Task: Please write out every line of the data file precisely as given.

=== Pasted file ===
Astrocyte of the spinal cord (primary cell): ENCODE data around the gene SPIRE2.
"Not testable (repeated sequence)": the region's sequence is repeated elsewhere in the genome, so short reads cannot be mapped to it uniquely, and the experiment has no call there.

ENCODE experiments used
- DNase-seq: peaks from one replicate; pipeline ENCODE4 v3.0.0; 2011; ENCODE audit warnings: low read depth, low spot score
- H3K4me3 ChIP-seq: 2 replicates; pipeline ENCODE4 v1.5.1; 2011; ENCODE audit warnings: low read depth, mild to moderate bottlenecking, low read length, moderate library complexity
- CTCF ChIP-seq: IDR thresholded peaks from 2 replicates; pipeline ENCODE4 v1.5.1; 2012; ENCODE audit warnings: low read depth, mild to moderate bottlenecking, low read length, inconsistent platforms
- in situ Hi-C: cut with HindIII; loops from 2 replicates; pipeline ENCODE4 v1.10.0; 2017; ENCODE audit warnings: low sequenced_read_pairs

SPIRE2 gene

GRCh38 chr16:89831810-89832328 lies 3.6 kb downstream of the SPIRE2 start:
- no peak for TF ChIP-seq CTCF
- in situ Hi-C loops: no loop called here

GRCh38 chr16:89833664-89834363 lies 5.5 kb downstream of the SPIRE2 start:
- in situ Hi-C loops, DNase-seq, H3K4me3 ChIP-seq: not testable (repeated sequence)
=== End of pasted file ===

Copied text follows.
Astrocyte of the spinal cord (primary cell): ENCODE data around the gene SPIRE2.
"Not testable (repeated sequence)": the region's sequence is repeated elsewhere in the genome, so short reads cannot be mapped to it uniquely, and the experiment has no call there.

ENCODE experiments used
- DNase-seq: peaks from one replicate; pipeline ENCODE4 v3.0.0; 2011; ENCODE audit warnings: low read depth, low spot score
- H3K4me3 ChIP-seq: 2 replicates; pipeline ENCODE4 v1.5.1; 2011; ENCODE audit warnings: low read depth, mild to moderate bottlenecking, low read length, moderate library complexity
- CTCF ChIP-seq: IDR thresholded peaks from 2 replicates; pipeline ENCODE4 v1.5.1; 2012; ENCODE audit warnings: low read depth, mild to moderate bottlenecking, low read length, inconsistent platforms
- in situ Hi-C: cut with HindIII; loops from 2 replicates; pipeline ENCODE4 v1.10.0; 2017; ENCODE audit warnings: low sequenced_read_pairs

SPIRE2 gene

GRCh38 chr16:89831810-89832328 lies 3.6 kb downstream of the SPIRE2 start:
- no peak for TF ChIP-seq CTCF
- in situ Hi-C loops: no loop called here

GRCh38 chr16:89833664-89834363 lies 5.5 kb downstream of the SPIRE2 start:
- in situ Hi-C loops, DNase-seq, H3K4me3 ChIP-seq: not testable (repeated sequence)